For a change, the latest Census Bureau data on what’s happened to the incomes of Americans is good news. For the first time since the 1990s and 1980s, household incomes rose substantially in 2014, and did so across all demographic groups. You might miss the good news if you looked simply at everyone’s median income or median wage. What’s actually happening becomes clear only when you track, as I have, the income paths of various “age cohorts,” year after year as they grow older. Using this approach, the new data show that across households headed by people in their late 20s, their late 30s and their late 40s in 2013, median household income grew an average of nearly 2.7 percent in 2014.
This is a big and important change: As documented in my recent Brookings Institution report on income progress since 1980, the median income of households headed by people of comparable ages in 2001 declined an average of 0.1 percent per year from 2002 to 2013.
Drilling into the new data, we also see that households headed by minorities made considerably greater progress in 2014 than their counterparts headed by whites; and households headed by men had larger income gains than those headed by women. Yet, all of those groups saw significant income growth. Most striking, households headed by high school graduates, as well as those headed by college grads made substantial income progress in 2014; and even those households headed by people without high school diplomas had significant gains. While all of these happy developments reflect just one year’s data, they nevertheless bear watching.
Let’s step back and put these new data in their larger context. The Brookings study covered the period 1980 to 2013. I followed the incomes of households headed by people who were 25 to 29 years-old in 1975, until they reached age 59; and then repeated that process for households headed by people who were 25 to 29 in 1982; as well as 25 to 29 in 1991, and 25 to 29 in 2001. The analysis showed that across age groups and across gender, race and ethnicity, and education, Americans made strong, steady income progress as they aged through the 1980s and 1990s. Since 2002, however, the median household incomes of the same groups have declined, stagnated or grown much more slowly, depending on their demographics.
I also examined the income progress of three age cohorts under each of the last five presidents, tracing the income paths of households headed by people who were 25 to 29, 35 to 39, and 45 to 49 at the beginning of each president’s administration. (For these income records by president, I began in year two of each administration and ended in year one of the following administration, because economic conditions and income results in the first year of any presidency are set by the preceding administration.)
As expected, the new 2014 data improve Barack Obama’s record. Over his presidency thus far, income growth across the three age cohorts has averaged 1.2 percent per year, as people aged from 2010 to 2014. That’s a big step up from George H.W. Bush and George W. Bush: Income progress across comparable age groups averaged 0.2 percent per year under Bush I and 0.3 percent per year under Bush II. The income progress under Obama is also a big step back from annual gains averaging 2.6 percent under Bill Clinton and 2.4 percent under Ronald Reagan. Nonetheless, income growth in 2014 roughly equaled the strong, sustained gains under Clinton and Reagan.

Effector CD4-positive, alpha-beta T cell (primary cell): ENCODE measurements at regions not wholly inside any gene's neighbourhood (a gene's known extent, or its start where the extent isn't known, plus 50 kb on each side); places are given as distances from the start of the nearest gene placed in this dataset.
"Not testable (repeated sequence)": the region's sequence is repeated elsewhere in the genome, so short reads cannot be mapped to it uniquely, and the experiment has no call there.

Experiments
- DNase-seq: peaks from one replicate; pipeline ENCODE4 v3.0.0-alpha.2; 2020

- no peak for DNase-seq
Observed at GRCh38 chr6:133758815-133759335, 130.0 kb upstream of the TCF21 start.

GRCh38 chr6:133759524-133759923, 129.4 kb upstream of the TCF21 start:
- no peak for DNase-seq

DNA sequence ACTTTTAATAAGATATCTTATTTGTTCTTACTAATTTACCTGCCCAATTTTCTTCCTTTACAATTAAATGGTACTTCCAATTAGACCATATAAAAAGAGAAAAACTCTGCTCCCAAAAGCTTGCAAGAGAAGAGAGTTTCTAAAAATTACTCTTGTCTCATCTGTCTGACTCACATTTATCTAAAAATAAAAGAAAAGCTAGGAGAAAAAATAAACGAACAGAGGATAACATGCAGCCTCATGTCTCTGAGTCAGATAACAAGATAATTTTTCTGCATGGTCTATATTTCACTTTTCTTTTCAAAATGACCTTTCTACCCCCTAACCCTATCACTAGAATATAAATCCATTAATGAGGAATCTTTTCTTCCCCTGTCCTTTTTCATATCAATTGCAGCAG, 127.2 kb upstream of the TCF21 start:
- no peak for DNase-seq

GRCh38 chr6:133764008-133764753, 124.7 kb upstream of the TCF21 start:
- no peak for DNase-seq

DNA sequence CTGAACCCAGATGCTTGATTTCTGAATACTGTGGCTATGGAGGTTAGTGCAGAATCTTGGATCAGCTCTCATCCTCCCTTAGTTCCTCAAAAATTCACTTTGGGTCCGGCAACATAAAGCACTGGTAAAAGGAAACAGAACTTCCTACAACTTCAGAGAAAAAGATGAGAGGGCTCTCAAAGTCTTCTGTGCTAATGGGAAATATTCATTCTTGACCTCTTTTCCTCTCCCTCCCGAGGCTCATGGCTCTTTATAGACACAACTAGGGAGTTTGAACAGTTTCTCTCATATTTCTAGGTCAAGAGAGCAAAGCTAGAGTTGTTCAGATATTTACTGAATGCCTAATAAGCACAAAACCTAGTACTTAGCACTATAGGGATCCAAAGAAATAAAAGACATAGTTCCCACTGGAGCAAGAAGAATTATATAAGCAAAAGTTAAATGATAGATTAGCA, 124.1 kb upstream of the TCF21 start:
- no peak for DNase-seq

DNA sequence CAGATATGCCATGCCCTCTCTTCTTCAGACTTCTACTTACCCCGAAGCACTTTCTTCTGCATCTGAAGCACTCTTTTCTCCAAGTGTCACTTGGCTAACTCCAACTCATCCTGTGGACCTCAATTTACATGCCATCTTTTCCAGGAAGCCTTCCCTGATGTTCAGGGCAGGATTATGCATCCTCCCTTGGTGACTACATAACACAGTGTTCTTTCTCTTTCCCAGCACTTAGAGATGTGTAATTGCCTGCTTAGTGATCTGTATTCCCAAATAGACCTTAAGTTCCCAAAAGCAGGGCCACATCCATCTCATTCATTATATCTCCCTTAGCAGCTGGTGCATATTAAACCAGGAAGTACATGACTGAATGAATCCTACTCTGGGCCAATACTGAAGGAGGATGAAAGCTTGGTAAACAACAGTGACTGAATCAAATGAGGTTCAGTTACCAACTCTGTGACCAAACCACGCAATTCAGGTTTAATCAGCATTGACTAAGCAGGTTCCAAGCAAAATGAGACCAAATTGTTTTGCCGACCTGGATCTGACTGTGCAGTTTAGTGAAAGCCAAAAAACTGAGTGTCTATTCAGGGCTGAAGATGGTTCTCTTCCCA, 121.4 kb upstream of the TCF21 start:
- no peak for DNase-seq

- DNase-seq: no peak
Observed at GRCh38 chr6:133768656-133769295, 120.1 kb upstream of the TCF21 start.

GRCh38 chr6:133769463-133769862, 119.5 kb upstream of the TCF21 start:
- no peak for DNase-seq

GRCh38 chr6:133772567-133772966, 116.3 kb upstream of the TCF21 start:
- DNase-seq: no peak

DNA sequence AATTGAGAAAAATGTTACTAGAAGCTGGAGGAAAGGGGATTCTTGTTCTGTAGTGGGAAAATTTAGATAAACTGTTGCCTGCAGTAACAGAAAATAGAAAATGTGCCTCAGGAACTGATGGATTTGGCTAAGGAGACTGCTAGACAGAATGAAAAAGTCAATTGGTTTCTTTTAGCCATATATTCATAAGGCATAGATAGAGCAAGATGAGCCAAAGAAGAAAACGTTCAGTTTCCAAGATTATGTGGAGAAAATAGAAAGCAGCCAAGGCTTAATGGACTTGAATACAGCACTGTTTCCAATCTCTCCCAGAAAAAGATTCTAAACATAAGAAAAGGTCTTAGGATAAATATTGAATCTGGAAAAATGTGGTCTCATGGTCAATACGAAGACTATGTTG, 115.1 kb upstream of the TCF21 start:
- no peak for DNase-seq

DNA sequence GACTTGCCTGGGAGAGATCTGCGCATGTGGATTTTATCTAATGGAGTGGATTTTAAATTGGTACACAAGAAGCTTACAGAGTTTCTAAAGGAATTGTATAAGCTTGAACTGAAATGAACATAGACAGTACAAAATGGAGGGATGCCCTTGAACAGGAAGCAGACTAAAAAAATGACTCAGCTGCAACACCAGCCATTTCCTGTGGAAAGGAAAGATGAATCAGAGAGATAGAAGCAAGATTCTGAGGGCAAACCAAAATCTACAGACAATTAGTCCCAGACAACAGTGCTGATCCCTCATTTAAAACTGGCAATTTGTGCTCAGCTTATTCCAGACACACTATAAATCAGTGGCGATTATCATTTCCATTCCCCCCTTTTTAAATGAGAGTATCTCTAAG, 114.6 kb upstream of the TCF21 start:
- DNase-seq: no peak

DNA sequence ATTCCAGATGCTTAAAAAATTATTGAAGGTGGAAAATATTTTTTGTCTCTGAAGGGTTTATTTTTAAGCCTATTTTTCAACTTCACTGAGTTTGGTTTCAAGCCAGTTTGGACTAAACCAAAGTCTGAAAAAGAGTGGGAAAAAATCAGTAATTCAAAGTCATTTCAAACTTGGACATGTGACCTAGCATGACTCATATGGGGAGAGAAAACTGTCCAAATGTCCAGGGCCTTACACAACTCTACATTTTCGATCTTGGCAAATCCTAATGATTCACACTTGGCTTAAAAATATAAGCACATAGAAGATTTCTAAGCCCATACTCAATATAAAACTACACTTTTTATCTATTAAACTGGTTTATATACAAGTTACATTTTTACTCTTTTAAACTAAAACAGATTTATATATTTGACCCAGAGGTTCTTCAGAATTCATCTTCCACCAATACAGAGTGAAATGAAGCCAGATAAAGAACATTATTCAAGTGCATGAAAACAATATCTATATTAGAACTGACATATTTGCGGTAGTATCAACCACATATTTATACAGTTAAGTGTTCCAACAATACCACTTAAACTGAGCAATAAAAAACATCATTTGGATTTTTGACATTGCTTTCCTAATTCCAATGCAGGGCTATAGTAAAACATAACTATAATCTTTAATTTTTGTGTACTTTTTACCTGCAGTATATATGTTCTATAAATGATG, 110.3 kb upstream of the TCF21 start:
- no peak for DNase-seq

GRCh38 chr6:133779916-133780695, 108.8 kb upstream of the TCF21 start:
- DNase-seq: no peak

The question is, why did this happen? First and probably foremost, employment accelerated sharply last year: The United States created 2.95 million net new jobs in 2014, compared to an average of 528,000 net job gains per year from 2002 to 2013; and 1.78 million per year from 2010 to 2013.
Strong job creation can have powerful effects on incomes, especially for people working near the margins of the economy. This effect is evident in the 2014 income progress by people without college degrees. Across the three age cohorts, incomes increased 4.8 percent among households headed by high school educated graduates and by 2.6 percent among those headed by people without any diplomas. In stark contrast, the median incomes of comparable households decline substantially from 2002 to 2013.
Beyond jobs, U.S. businesses also enjoyed relief in 2014 from fast-rising health care and energy costs, which allowed them to attract and retain employees by raising wages and salaries. Spending by employers on health insurance for family medical coverage, for example, rose less than 2 percent in 2014, as compared to increases averaging nearly 7 percent per year from 2002 to 2013 and nearly 5 percent per year from 2010 to 2013. Similarly, energy costs for industrial and commercial businesses, which rose by an average of more than 6 percent per year from 2002 to 2008, virtually flat-lined in 2014.
Yet, even with 2014’s strong gains, years of flat or falling incomes for many Americans have left us with stark inequalities within the middle class. Across our three age cohorts, the median income of households headed by men averaged $71,382 in 2014 — 25 percent greater than the $56,946 median income of households headed by women.
Inequalities based on race and ethnicity are much larger, even though 2014 was a very good year for minorities. In 2014, the median income of households headed by whites across the three age cohorts averaged $74,149, or 85 percent greater than the $40,049 level for the households headed by African-Americans and 56 percent greater than the $47,440 average for those headed by Hispanics.
Finally, the vast income disparities based on education keep expanding. Across the three age cohorts, the median income of households headed by college graduates averaged $101,298 in 2014 — 113 percent greater than the $47,560 average for households headed by high school graduates and 269 percent more than the $30,146 average for households headed by people without any diploma. With such gaping differences, it is no surprise that many of this year’s would-be presidents, especially among the Democrats, have plans to reduce or eliminate tuition burdens at public colleges and universities.
This post was originally published on Dr. Shapiro's blog.